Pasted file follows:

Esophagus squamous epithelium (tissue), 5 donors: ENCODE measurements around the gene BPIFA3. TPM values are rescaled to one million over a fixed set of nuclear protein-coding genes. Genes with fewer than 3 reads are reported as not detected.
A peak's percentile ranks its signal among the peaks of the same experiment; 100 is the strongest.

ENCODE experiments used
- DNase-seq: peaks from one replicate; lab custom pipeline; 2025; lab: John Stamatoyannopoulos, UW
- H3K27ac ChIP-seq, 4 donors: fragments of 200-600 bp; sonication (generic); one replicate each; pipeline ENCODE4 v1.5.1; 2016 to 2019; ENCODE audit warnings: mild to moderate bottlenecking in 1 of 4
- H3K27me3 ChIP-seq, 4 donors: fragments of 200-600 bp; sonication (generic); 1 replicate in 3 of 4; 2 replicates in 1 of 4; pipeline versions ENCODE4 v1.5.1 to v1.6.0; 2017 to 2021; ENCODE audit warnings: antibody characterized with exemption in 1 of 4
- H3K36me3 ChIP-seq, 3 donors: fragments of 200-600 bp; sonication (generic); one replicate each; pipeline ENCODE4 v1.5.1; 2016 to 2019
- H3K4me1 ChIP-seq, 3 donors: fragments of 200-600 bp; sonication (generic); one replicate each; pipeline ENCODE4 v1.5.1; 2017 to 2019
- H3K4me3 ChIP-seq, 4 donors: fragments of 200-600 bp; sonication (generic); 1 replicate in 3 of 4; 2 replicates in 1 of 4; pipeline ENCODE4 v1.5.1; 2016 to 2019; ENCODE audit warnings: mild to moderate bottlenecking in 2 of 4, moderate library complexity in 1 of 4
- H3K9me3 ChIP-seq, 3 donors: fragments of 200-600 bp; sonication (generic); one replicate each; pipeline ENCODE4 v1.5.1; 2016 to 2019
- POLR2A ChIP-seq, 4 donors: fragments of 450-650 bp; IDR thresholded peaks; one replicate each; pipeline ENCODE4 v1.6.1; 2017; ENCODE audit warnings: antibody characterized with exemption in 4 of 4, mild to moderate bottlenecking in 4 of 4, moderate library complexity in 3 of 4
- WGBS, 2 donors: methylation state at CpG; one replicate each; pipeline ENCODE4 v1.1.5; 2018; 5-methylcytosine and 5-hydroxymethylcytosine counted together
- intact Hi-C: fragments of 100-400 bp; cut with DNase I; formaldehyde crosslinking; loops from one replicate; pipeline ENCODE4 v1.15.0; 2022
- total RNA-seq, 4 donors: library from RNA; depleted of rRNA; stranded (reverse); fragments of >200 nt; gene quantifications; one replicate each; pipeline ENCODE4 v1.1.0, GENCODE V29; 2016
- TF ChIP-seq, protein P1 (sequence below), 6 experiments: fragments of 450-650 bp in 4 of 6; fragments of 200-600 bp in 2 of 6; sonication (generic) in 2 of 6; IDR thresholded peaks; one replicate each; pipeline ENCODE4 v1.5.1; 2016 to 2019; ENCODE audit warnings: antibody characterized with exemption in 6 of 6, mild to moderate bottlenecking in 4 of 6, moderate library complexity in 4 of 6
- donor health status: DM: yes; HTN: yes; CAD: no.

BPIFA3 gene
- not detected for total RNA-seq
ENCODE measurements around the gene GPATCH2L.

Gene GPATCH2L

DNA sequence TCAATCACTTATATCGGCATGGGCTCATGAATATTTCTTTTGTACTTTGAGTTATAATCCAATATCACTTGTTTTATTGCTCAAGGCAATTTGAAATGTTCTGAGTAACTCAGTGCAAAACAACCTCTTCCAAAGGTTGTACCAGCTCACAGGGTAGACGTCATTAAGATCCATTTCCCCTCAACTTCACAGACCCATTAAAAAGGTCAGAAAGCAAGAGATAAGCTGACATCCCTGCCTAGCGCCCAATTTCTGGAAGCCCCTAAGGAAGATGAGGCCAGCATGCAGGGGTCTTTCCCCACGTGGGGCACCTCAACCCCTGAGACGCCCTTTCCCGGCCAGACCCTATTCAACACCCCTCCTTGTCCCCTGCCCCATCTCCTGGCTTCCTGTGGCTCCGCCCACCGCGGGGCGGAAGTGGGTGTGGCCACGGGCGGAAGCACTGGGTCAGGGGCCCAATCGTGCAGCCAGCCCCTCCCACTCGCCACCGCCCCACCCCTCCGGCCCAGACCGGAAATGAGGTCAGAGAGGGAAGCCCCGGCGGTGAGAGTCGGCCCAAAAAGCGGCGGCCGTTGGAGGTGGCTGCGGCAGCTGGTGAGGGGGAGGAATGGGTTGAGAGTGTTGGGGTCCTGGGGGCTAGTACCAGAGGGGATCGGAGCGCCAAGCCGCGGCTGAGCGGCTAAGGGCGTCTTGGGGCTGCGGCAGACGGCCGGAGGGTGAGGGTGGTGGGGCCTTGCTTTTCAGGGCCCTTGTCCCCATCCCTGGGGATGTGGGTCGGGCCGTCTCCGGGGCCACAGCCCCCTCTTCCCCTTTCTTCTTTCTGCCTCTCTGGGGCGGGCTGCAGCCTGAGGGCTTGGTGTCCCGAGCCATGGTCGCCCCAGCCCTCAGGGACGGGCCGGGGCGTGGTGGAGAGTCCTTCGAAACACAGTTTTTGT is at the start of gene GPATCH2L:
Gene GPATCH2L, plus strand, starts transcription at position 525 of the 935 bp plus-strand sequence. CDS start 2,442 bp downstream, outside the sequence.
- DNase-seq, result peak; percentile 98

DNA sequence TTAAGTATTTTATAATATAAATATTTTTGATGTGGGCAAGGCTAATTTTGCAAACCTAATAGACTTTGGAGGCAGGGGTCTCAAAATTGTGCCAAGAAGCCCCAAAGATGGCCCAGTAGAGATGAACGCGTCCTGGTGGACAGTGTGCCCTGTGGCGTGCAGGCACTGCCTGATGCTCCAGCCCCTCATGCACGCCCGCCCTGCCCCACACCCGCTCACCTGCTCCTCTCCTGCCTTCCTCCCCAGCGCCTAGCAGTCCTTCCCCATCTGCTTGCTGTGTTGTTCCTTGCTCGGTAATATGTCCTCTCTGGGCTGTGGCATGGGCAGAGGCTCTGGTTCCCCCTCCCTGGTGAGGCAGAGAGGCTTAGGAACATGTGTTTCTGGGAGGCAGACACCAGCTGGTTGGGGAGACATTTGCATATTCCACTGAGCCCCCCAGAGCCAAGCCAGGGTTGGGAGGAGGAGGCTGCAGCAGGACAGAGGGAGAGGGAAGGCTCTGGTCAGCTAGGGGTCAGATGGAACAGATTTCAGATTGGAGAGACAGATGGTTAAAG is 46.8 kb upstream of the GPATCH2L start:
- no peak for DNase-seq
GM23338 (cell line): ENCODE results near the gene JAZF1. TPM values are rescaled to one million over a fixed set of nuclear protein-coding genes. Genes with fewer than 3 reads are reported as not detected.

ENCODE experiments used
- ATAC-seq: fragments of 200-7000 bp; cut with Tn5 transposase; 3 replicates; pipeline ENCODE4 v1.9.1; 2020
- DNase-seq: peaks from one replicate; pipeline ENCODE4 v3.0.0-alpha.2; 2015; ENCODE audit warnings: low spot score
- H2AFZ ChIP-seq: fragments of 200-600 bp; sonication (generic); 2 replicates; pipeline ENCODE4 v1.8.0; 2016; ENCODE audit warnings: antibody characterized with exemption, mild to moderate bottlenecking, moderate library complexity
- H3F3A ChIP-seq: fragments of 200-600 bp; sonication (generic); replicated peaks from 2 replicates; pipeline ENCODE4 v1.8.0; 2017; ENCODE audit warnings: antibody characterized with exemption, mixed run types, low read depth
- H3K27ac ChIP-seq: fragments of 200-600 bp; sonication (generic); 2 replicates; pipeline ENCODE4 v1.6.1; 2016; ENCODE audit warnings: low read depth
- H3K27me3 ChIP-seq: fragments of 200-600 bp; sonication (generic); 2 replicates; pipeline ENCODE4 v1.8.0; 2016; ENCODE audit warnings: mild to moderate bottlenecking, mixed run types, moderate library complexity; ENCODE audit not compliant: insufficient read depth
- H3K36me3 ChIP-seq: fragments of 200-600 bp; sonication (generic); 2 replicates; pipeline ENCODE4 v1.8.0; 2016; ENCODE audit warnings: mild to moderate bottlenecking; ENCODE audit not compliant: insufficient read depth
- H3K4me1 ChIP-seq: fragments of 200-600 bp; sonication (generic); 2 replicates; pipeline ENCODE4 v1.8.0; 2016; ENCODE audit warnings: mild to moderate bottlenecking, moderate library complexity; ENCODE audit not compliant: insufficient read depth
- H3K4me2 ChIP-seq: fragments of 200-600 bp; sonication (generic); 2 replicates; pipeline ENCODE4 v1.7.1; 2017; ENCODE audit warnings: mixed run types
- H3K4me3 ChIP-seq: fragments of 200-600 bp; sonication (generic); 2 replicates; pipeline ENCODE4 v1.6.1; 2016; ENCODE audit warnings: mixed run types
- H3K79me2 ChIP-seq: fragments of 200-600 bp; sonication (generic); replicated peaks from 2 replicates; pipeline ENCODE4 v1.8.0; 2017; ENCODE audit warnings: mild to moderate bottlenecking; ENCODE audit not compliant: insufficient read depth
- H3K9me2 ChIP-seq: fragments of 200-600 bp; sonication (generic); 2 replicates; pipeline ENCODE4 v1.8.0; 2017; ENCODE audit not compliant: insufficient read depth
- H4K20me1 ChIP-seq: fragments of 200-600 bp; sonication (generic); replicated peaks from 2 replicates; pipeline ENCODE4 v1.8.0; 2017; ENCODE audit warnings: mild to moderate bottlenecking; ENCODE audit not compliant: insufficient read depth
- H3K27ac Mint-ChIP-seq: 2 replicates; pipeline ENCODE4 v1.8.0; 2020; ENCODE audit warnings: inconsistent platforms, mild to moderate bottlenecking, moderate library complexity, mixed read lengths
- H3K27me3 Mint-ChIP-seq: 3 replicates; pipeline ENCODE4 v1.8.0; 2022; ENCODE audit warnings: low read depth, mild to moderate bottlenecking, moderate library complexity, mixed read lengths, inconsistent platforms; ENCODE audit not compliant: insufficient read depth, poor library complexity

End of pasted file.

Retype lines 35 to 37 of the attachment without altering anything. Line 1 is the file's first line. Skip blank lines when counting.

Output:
- H3K4me1 ChIP-seq: fragments of 200-600 bp; sonication (generic); 2 replicates; pipeline ENCODE4 v1.8.0; 2016; ENCODE audit warnings: mild to moderate bottlenecking, moderate library complexity; ENCODE audit not compliant: insufficient read depth
- H3K4me2 ChIP-seq: fragments of 200-600 bp; sonication (generic); 2 replicates; pipeline ENCODE4 v1.7.1; 2017; ENCODE audit warnings: mixed run types
- H3K4me3 ChIP-seq: fragments of 200-600 bp; sonication (generic); 2 replicates; pipeline ENCODE4 v1.6.1; 2016; ENCODE audit warnings: mixed run types